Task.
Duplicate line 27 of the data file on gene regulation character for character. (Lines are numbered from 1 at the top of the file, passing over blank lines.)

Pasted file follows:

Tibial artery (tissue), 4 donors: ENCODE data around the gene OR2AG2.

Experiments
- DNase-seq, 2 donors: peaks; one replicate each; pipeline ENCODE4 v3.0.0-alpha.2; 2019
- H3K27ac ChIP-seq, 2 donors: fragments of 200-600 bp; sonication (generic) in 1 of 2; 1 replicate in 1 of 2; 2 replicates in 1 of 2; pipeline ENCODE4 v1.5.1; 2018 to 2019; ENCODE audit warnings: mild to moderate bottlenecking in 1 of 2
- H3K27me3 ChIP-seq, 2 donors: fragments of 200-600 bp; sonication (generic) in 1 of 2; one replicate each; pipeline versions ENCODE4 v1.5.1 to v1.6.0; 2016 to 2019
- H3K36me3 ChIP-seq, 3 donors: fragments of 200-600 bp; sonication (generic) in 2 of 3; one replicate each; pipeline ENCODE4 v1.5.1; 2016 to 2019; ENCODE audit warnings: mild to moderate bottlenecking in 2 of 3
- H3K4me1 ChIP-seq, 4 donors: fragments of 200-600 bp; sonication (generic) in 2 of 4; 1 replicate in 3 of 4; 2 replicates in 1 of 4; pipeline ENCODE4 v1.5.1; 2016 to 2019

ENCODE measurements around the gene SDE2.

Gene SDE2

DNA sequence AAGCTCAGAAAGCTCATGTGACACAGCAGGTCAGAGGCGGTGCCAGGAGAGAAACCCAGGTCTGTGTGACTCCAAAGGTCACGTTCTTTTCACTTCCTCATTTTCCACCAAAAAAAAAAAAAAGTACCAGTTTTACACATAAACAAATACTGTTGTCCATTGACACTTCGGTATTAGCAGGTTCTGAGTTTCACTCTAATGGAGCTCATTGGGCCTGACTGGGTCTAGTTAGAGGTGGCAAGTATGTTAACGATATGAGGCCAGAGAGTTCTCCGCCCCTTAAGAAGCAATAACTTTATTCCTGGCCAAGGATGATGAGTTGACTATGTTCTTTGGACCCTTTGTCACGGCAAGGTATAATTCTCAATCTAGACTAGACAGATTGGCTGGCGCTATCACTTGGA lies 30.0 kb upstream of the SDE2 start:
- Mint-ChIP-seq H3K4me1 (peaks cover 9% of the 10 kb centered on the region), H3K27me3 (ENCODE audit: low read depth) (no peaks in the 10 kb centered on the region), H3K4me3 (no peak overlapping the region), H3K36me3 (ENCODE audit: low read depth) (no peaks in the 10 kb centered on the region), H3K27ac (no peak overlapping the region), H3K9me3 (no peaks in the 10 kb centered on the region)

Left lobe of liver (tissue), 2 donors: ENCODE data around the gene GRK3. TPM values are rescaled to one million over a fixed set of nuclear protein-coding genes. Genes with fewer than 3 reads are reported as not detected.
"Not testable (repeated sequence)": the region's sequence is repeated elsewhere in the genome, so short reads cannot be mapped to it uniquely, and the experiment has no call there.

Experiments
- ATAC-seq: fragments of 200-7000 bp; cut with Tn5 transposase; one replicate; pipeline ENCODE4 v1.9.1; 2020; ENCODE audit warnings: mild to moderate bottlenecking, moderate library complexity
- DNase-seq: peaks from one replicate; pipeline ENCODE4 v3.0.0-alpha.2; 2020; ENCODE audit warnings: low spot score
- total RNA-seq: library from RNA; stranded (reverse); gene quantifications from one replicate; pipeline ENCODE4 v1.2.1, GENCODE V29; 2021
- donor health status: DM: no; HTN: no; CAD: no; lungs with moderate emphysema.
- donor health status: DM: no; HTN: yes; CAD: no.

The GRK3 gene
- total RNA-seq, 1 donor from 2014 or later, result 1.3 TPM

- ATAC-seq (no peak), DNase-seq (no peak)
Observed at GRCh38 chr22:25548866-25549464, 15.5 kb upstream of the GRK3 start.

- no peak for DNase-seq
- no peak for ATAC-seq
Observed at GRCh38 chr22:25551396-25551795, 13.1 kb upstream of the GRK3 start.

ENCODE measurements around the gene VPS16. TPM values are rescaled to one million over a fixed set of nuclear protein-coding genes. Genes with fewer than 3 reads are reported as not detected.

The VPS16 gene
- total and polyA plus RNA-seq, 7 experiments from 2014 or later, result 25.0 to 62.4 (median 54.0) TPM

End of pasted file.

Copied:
ENCODE measurements around the gene VPS16. TPM values are rescaled to one million over a fixed set of nuclear protein-coding genes. Genes with fewer than 3 reads are reported as not detected.